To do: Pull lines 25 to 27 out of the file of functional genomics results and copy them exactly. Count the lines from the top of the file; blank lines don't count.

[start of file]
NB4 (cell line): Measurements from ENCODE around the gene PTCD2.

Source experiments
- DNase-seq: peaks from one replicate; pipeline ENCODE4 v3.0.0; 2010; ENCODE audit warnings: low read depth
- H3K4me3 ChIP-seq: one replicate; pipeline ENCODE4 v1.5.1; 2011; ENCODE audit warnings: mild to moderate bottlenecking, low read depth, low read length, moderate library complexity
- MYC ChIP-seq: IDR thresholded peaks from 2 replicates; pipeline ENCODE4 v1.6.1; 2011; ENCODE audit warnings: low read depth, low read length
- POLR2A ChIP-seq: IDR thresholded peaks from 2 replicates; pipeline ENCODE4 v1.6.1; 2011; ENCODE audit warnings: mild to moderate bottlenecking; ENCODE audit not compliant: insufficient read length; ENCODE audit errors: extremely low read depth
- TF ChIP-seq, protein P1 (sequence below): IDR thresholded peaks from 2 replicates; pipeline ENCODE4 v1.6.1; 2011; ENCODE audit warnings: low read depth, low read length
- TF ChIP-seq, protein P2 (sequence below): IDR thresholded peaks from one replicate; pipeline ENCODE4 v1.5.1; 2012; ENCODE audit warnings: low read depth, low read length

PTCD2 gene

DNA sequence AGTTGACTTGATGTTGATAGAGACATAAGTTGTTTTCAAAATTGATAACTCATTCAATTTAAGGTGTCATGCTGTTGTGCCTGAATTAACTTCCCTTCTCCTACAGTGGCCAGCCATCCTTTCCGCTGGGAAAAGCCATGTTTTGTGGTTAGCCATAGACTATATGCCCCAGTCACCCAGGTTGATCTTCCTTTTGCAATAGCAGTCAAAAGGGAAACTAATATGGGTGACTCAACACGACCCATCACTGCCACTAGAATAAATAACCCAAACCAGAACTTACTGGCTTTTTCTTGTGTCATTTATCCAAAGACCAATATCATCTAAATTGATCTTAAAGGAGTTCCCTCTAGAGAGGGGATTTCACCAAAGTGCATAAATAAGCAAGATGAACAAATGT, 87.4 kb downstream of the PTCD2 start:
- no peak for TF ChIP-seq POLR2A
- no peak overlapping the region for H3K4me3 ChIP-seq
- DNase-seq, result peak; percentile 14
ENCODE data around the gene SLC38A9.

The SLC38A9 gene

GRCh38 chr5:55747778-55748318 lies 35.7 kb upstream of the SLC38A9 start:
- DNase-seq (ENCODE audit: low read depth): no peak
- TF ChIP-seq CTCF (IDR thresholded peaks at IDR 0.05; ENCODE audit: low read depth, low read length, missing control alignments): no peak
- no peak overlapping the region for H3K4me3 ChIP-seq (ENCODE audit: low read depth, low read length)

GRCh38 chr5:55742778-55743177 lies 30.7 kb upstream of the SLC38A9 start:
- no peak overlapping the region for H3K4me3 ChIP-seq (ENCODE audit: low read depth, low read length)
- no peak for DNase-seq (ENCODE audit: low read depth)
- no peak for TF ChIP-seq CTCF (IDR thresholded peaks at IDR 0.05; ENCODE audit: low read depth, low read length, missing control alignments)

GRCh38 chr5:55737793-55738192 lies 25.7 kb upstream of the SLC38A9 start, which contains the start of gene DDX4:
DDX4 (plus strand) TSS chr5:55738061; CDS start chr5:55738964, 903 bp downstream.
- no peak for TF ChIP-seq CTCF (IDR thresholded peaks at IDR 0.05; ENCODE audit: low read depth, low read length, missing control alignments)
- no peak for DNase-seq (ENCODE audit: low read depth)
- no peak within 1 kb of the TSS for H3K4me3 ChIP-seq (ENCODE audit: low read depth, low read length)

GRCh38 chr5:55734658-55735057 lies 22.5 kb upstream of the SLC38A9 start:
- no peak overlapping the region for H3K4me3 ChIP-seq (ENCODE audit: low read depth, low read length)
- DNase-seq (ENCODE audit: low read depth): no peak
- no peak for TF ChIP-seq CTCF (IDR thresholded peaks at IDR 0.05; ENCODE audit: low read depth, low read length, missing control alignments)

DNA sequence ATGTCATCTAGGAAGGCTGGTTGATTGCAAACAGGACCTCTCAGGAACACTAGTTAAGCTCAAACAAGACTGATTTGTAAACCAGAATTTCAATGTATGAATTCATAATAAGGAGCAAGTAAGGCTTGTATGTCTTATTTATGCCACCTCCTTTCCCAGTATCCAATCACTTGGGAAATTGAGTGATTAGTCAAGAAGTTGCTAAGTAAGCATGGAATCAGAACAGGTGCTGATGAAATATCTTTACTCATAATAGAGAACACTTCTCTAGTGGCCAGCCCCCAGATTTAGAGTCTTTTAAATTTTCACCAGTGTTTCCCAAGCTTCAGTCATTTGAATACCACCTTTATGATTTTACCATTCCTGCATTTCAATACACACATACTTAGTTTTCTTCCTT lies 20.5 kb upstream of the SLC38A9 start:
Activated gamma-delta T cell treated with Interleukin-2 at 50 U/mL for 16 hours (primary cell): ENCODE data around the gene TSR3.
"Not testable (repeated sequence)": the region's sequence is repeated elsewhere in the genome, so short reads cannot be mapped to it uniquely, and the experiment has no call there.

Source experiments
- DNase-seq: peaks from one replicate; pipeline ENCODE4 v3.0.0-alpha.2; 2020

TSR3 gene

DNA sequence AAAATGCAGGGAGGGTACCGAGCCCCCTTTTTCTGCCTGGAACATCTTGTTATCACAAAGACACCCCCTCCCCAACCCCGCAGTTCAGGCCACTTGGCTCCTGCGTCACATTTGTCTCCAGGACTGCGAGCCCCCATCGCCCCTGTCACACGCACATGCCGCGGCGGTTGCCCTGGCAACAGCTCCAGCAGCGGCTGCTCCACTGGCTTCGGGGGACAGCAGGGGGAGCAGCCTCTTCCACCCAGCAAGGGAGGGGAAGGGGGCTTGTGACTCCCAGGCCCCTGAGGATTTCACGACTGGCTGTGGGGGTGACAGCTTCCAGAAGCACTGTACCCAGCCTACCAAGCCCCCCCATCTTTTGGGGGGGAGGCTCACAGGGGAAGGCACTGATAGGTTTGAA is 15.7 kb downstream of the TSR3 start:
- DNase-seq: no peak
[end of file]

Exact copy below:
DDX4 (plus strand) TSS chr5:55738061; CDS start chr5:55738964, 903 bp downstream.
- no peak for TF ChIP-seq CTCF (IDR thresholded peaks at IDR 0.05; ENCODE audit: low read depth, low read length, missing control alignments)
- no peak for DNase-seq (ENCODE audit: low read depth)